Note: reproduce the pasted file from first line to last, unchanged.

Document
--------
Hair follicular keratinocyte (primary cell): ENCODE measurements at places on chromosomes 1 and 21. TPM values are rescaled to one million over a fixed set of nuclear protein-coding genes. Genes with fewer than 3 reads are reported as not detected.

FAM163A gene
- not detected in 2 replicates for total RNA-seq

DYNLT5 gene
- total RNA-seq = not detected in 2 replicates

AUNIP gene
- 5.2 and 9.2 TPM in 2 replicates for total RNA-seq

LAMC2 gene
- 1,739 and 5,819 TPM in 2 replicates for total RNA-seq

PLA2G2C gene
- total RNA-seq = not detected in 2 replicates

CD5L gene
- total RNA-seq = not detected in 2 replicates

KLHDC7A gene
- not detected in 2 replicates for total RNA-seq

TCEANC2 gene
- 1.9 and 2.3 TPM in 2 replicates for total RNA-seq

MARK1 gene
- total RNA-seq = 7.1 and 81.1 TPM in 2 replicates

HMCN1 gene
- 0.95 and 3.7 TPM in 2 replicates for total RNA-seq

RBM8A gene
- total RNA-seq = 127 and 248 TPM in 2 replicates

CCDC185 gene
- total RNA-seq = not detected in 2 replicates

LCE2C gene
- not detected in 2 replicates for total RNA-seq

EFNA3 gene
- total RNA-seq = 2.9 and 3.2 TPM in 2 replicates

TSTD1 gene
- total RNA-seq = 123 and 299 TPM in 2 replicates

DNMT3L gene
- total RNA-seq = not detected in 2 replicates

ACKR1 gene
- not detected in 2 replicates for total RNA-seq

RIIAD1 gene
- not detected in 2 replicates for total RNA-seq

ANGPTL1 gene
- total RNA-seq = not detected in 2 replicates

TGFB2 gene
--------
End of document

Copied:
Hair follicular keratinocyte (primary cell): ENCODE measurements at places on chromosomes 1 and 21. TPM values are rescaled to one million over a fixed set of nuclear protein-coding genes. Genes with fewer than 3 reads are reported as not detected.

FAM163A gene
- not detected in 2 replicates for total RNA-seq

DYNLT5 gene
- total RNA-seq = not detected in 2 replicates

AUNIP gene
- 5.2 and 9.2 TPM in 2 replicates for total RNA-seq

LAMC2 gene
- 1,739 and 5,819 TPM in 2 replicates for total RNA-seq

PLA2G2C gene
- total RNA-seq = not detected in 2 replicates

CD5L gene
- total RNA-seq = not detected in 2 replicates

KLHDC7A gene
- not detected in 2 replicates for total RNA-seq

TCEANC2 gene
- 1.9 and 2.3 TPM in 2 replicates for total RNA-seq

MARK1 gene
- total RNA-seq = 7.1 and 81.1 TPM in 2 replicates

HMCN1 gene
- 0.95 and 3.7 TPM in 2 replicates for total RNA-seq

RBM8A gene
- total RNA-seq = 127 and 248 TPM in 2 replicates

CCDC185 gene
- total RNA-seq = not detected in 2 replicates

LCE2C gene
- not detected in 2 replicates for total RNA-seq

EFNA3 gene
- total RNA-seq = 2.9 and 3.2 TPM in 2 replicates

TSTD1 gene
- total RNA-seq = 123 and 299 TPM in 2 replicates

DNMT3L gene
- total RNA-seq = not detected in 2 replicates

ACKR1 gene
- not detected in 2 replicates for total RNA-seq

RIIAD1 gene
- not detected in 2 replicates for total RNA-seq

ANGPTL1 gene
- total RNA-seq = not detected in 2 replicates

TGFB2 gene